What "transitory" means and why it matters

Inflation is bad, but it is much more likely to go down than up.

Everyone’s got inflation on the brain these days, and I’m detecting a growing impatience with reassurances from authorities that rising prices are likely to be “transitory.” At the same time, analysts who earlier in the year proclaimed themselves Team Transitory have generally been taking victory laps as they feel data tends to support their view.

I think that kind of team thinking makes for unhealthy analysis, and at this point in time, it’s useful to draw a distinction between two claims.

  • Inflation in the back half of 2021 has been higher than the Fed forecasted it would be at the beginning of the year, and it’s now overwhelmingly likely that we’ll be experiencing some high inflation in the first half of 2022.

  • There is no sign as of yet of inflation accelerating or becoming embedded in expectations in a way that would suggest a possible loss of control over price rises.

The former is a legitimate beef that the public has with policymakers. A non-trivial number of analysts warned of this possibility, and they are correct to feel vindicated. In particular, the inflation that we have seen has not been limited to a handful of pandemic-specific sectors of the economy and instead now pretty clearly reflects a broad-based increase in cash induced by very generous fiscal policy.

But on the other hand, the “transitory” proposition never really hinged on this.

A huge global pandemic is a really big deal. It’s killed hundreds of thousands of Americans, many more people around the globe, and it’s also led to many cases of non-fatal illness that were nonetheless serious and involved hospitalizations or prolonged recuperation at home. The pandemic has also significantly altered almost everyone’s daily conduct — not commuting to offices, wearing masks on the job, conferences and conventions going global, schools getting stricter about attendance while sick. An economic cost alongside the humanitarian one is inevitable; there’s nothing fiscal or monetary policy can do about that. What policy can do is impact what kind of cost is ultimately borne.

In the beginning, it seemed like the pandemic would induce a really serious recession. But thanks to Jerome Powell and Steve Mnuchin and Nancy Pelosi and Joe Biden and Raphael Warnock and others, that hasn’t been the case — we pumped a ton of money into the system, flushed people’s pockets with cash, and largely averted severe economic deprivation despite a very scary and disruptive virus. Instead, we got a moderate amount of inflation, which while bad is clearly preferable to a prolonged spell of mass unemployment. So why don’t policymakers always opt for “moderate amount of inflation” over “prolonged spell of mass unemployment?”

A big reason is that they worry that even a moderate amount of inflation could unleash an inflationary spiral of 5% this year, 6% the next, and 8% the year after that. And in this sense, inflation still looks clearly transitory.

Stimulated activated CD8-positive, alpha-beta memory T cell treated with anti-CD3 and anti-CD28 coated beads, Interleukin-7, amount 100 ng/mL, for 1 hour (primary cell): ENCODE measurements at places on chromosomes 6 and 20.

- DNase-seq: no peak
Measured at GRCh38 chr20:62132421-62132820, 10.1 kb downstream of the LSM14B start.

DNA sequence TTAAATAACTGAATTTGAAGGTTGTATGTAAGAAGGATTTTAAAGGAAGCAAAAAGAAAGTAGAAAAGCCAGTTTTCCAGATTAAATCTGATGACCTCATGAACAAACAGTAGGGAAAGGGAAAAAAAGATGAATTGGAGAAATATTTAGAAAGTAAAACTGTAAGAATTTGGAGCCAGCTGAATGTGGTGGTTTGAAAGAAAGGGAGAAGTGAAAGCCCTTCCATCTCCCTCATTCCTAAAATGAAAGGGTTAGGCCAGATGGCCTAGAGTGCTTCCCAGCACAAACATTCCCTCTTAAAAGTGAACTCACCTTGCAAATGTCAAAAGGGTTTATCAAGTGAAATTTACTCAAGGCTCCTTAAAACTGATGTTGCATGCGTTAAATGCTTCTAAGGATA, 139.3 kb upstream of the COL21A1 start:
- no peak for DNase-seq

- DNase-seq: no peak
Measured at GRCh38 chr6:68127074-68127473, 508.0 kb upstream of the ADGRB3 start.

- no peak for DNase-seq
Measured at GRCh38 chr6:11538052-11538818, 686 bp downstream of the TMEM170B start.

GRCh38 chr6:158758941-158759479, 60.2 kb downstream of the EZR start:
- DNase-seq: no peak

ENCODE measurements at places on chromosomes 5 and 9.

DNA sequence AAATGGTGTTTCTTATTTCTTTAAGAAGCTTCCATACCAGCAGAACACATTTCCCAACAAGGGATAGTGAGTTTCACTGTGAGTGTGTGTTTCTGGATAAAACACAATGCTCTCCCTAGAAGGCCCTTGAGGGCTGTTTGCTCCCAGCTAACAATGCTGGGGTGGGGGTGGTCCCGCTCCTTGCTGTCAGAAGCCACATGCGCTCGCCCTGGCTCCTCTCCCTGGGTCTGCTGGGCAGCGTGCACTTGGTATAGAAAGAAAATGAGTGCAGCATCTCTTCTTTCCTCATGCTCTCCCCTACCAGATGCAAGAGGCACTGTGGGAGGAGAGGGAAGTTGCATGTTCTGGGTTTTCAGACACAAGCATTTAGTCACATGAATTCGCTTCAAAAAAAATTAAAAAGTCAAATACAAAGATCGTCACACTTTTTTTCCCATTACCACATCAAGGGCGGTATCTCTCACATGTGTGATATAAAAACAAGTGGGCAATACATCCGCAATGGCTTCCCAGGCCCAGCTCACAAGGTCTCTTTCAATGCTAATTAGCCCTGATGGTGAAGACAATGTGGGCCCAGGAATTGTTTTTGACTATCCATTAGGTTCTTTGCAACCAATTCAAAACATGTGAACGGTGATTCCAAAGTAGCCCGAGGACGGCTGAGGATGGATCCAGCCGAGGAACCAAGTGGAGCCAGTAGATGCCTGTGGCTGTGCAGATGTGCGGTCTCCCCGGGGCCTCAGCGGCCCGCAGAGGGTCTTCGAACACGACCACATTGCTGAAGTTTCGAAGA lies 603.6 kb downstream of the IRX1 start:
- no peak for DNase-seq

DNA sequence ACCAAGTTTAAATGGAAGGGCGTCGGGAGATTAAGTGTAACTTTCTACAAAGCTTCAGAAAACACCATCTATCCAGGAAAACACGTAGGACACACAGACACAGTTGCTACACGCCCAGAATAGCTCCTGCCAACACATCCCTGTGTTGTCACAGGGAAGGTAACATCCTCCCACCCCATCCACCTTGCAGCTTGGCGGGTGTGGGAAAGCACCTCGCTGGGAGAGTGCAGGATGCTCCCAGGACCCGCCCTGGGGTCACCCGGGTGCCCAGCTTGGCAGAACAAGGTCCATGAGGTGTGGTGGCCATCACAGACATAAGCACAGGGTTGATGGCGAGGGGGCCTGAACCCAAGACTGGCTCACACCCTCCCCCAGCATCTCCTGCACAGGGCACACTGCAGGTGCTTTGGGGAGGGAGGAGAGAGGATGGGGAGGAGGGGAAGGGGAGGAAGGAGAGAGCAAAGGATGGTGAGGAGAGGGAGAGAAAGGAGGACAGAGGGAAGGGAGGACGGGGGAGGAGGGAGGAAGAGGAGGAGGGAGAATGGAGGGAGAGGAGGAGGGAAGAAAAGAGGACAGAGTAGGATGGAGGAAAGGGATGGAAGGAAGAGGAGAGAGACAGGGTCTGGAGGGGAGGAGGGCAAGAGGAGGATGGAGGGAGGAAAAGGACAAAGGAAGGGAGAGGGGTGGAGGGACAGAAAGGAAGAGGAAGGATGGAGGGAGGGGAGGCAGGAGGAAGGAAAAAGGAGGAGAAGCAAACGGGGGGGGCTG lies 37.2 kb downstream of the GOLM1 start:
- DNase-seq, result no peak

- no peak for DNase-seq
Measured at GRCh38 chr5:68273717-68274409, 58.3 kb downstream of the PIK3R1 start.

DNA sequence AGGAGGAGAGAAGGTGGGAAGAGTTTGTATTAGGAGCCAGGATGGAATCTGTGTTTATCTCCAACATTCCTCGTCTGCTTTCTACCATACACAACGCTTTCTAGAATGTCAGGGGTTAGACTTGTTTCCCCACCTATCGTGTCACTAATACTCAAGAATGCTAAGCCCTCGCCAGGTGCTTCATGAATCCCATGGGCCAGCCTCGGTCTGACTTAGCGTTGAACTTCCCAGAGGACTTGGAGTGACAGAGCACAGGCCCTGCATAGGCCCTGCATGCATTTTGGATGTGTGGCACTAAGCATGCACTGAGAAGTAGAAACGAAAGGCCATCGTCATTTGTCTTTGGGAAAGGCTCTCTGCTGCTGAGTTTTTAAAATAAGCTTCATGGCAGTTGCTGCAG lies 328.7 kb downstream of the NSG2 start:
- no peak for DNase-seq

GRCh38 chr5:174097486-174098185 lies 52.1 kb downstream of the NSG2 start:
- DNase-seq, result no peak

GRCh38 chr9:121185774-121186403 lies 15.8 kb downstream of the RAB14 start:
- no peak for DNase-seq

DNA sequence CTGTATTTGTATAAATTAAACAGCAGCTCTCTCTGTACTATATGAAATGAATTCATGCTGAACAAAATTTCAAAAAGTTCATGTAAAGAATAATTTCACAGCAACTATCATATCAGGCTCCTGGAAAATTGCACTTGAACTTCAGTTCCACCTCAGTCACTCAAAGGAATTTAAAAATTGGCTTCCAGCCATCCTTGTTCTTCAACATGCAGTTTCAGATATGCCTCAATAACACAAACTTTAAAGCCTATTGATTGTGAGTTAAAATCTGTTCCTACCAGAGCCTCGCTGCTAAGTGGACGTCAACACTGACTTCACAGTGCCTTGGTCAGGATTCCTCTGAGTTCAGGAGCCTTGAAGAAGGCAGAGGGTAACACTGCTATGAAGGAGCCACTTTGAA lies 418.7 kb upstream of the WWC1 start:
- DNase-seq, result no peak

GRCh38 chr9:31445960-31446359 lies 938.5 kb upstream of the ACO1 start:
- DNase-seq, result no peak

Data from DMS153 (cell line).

We do not see a frenzy of consumption

Something that I think is pretty obvious but not always explicitly discussed is that perceptions of future price trends impact consumer behavior.

For example, Apple just released a series of new MacBook Pro laptops with new M1 Pro chips that look really good but are also pricey. As the owner of a MacBook Air with a now-outdated M1 chip, I am kind of jealous of the owners of these new machines. And while they are expensive, I could afford to go buy a new one if I really wanted to. But I’m not going to do that, because one thing we all know about the computer industry is that improvement in quality is fairly rapid, and 18 months from now cheaper and/or better Mac laptops will likely be available. My current laptop is still very good, and it’s more prudent to wait.

But sometimes the market for a good isn’t like that. If you see a pair of sunglasses that you really like and you can afford to buy them, then you might as well buy them now. You could be thrifty and decide you actually don’t want to spend money on sunglasses, but there’s no particular reason to expect future sunglasses to be better or cheaper than current sunglasses. You just have to decide if your budget can accommodate them and how much you like them.

Rising prices, at least in theory, could have the effect of inducing current consumption.

If some kind of price wizard told me that Moore’s Law has been repealed and laptop prices will be higher in 2023 than in 2021 with no improvements in quality, then I might run out and buy a new MacBook Pro today. After all, why wait if the prices are going up? That’s the inflationary spiral, a dynamic in which nobody wants to hold onto cash because they perceive that its value is falling, so they spend, spend, spend right away. That furious pace of spending induces more inflation, which induces more spending. And the thing policymakers fear is that once that mentality has taken hold, it’s hard to break short of inducing an intense recession like we saw in 1981-82 when unemployment started at 7.4% on Ronald Reagan’s inauguration day and soared to 10.8% by November 1982.

The core claim of “transitory” is that this is not happening.

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